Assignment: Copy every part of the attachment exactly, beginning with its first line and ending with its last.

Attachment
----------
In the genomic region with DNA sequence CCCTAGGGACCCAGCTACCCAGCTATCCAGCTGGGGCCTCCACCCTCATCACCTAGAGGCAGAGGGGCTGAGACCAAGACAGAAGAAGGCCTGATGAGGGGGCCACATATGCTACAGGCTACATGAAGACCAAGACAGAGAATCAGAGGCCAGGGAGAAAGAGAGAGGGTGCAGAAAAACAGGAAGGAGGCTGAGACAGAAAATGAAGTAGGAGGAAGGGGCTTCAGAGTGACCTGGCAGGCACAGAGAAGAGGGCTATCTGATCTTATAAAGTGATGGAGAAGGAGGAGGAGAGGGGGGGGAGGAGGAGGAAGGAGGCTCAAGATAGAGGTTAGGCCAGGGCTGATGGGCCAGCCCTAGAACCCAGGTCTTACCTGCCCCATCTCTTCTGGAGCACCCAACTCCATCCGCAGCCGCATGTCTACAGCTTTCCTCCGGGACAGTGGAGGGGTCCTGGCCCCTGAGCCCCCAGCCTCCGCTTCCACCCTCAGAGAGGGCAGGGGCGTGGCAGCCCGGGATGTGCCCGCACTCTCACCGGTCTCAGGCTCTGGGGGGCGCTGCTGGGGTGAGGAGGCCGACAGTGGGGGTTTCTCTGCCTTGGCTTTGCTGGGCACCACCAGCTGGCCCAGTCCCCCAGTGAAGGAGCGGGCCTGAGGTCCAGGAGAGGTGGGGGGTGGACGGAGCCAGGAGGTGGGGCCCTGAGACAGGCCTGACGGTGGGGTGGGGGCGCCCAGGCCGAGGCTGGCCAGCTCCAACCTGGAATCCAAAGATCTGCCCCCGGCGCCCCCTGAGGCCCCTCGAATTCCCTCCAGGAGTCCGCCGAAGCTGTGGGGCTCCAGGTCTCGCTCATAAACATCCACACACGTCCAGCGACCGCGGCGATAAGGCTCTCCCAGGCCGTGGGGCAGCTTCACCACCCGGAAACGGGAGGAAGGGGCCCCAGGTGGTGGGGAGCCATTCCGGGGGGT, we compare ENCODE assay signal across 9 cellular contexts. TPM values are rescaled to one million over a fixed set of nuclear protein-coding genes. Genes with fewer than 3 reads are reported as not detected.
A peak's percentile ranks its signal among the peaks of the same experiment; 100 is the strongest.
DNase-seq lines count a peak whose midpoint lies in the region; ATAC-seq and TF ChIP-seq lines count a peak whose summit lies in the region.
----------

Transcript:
In the genomic region with DNA sequence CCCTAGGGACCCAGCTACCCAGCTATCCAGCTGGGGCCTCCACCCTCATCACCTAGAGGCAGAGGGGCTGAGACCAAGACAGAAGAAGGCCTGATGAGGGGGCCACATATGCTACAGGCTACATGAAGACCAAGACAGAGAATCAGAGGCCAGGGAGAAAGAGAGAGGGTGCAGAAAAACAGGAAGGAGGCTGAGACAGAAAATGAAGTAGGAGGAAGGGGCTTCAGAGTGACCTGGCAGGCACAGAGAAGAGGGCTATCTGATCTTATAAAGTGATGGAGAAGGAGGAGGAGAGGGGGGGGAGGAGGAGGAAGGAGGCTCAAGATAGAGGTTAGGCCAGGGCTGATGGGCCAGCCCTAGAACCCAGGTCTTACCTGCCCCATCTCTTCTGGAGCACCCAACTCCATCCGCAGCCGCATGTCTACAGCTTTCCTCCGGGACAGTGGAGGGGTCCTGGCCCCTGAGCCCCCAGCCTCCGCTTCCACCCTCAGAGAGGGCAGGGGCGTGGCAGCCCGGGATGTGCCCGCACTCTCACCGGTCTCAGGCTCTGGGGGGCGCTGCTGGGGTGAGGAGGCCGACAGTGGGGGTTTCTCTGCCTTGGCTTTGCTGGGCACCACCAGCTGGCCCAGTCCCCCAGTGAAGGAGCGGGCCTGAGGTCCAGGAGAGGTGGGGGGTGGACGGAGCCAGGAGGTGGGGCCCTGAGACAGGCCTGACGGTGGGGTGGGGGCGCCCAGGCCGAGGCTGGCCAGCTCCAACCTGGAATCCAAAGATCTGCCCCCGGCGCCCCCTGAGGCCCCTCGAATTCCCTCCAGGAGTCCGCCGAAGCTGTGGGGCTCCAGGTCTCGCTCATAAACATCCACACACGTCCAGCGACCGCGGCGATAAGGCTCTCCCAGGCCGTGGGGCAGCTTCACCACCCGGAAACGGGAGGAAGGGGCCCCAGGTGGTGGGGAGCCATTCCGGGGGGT, we compare ENCODE assay signal across 9 cellular contexts. TPM values are rescaled to one million over a fixed set of nuclear protein-coding genes. Genes with fewer than 3 reads are reported as not detected.
A peak's percentile ranks its signal among the peaks of the same experiment; 100 is the strongest.
DNase-seq lines count a peak whose midpoint lies in the region; ATAC-seq and TF ChIP-seq lines count a peak whose summit lies in the region.